From July 2016, working holidaymakers in Australia will be paying higher income tax due to the loss of the tax-free threshold announced in Budget 2015.
Under the new tax residency rules, they'll pay taxes on every dollar earned, instead of their first $18,200 being tax-free as is currently the case.
Currently, working holidaymakers can generally be treated as residents for tax purposes if they're in Australia for more than 6 months, and can subsequently avail of the tax-free threshold and low income tax offset (LITO). This means they pay the lower tax rate of 19c on the dollar for income up to $37,000.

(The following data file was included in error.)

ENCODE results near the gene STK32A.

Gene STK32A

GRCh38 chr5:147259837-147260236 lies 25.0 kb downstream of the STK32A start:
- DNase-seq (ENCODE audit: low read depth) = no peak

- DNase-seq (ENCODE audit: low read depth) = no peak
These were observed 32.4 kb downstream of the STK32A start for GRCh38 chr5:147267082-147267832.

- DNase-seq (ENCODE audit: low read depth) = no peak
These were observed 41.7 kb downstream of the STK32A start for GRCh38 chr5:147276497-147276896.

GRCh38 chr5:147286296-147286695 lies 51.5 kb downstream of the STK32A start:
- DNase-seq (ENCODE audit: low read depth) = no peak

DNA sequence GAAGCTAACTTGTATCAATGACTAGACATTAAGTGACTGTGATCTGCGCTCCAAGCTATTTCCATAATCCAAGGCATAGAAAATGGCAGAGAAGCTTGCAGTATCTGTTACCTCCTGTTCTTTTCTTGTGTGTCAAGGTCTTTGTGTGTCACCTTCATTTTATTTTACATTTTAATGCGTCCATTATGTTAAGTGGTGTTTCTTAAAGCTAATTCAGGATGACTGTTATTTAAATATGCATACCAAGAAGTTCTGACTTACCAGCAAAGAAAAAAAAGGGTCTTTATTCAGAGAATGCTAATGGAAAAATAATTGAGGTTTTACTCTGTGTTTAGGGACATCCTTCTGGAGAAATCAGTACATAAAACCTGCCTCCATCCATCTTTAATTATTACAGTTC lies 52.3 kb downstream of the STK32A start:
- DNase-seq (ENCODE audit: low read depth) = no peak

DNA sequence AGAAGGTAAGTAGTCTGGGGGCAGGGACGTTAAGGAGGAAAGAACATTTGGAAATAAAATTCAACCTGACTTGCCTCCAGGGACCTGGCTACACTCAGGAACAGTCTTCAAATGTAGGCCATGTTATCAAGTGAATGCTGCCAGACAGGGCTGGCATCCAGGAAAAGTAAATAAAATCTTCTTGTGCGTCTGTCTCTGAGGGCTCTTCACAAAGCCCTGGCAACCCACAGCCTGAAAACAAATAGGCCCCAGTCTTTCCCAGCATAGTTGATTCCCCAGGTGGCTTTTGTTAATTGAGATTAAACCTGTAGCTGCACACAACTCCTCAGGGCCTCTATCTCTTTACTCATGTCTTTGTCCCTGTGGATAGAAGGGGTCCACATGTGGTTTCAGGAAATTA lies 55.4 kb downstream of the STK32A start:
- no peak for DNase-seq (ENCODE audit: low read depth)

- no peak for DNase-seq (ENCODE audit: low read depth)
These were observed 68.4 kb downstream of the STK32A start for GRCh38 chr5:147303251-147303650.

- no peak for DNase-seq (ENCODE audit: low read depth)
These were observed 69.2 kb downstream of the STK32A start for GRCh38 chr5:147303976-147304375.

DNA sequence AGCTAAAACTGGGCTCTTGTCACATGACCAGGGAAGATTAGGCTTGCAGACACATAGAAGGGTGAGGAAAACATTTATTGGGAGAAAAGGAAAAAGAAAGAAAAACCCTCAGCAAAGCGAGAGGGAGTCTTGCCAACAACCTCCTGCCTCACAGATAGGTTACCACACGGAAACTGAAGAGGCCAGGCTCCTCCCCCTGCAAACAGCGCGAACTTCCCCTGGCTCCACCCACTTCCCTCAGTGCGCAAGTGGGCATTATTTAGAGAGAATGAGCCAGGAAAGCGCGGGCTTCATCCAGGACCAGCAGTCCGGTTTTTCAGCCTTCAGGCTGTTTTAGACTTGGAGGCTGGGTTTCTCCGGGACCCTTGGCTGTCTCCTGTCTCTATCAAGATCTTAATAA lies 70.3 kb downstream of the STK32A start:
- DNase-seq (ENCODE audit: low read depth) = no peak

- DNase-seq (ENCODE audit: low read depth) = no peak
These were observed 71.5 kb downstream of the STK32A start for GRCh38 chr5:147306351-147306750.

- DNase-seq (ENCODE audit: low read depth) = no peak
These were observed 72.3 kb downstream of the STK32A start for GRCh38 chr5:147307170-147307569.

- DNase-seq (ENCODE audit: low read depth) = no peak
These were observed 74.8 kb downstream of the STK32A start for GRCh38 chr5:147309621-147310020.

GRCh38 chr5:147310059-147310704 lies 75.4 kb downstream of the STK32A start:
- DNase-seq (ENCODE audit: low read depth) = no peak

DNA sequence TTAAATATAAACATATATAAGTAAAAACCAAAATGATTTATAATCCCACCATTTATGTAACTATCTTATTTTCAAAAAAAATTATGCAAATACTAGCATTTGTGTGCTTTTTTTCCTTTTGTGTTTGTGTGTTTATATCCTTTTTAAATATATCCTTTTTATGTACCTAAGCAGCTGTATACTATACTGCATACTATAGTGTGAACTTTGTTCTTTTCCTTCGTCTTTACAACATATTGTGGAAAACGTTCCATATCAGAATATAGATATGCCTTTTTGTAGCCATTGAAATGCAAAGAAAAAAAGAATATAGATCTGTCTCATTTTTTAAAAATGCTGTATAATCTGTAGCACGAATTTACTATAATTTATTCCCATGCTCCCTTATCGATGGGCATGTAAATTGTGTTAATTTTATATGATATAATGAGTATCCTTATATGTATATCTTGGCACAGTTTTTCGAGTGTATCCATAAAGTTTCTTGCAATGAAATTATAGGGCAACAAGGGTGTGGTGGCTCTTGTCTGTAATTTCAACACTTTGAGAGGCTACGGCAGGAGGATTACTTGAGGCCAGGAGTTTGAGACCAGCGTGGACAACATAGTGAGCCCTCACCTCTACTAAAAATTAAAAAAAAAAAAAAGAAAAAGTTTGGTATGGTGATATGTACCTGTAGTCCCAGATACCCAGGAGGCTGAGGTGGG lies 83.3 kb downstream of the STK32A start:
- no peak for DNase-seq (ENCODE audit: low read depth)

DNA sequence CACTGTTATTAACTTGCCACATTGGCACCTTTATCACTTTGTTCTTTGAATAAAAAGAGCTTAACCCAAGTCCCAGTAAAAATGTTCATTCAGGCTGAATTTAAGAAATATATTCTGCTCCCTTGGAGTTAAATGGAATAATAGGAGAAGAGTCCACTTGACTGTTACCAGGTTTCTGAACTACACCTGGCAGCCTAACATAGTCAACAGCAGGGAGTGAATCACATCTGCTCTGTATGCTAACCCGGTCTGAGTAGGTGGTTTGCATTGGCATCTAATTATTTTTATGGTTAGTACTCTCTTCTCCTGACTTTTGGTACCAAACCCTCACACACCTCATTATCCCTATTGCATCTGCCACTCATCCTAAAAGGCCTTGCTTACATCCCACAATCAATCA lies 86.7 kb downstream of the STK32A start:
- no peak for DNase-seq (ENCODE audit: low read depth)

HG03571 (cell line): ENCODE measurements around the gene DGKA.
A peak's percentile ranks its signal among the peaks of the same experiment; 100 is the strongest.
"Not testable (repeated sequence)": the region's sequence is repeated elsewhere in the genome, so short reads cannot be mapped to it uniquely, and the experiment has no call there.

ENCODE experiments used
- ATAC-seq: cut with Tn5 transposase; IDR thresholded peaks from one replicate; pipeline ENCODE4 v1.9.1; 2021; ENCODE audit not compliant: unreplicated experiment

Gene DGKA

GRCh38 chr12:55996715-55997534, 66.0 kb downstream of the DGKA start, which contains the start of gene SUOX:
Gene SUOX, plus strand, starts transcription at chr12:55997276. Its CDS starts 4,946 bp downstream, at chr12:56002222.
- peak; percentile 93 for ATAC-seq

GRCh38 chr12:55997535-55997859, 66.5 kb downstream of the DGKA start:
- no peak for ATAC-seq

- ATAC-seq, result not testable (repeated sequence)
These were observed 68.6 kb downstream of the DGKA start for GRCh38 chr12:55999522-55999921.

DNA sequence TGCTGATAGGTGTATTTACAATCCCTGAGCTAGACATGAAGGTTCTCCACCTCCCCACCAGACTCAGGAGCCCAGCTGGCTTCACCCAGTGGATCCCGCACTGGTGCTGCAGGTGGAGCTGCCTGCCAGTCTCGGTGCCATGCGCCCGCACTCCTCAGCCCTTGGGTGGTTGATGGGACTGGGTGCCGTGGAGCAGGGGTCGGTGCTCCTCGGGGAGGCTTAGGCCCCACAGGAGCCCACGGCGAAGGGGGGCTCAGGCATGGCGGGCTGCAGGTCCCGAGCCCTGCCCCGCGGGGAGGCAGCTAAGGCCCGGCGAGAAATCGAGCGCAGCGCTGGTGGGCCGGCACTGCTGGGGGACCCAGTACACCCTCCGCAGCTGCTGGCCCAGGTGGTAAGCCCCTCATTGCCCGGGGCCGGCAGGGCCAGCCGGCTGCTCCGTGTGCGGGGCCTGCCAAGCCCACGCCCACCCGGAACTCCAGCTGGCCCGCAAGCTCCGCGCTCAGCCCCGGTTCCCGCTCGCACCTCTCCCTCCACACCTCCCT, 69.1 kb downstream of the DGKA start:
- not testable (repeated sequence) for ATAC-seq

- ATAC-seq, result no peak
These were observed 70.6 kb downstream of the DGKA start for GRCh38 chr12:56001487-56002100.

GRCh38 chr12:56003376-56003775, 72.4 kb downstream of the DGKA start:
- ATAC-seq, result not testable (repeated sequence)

When the changes come into effect, people in Australia who are deemed non-residents for tax purposes will pay 32.5c tax on every dollar earned up to $80,000.
It is estimated that this will net the Australian Government an additional $540 million over the next four years. It will have a big impact on the agricultural sector, which relies heavily on hiring backpackers for low-skilled, seasonal work like fruit picking.
The full impact of these changes on backpackers remains to be seen. We'll bring you more news and analysis on this as it emerges.
Read a full summary of how Budget 2015 will affect Australian taxpayers here.
The average tax refund Down Under is AU$2600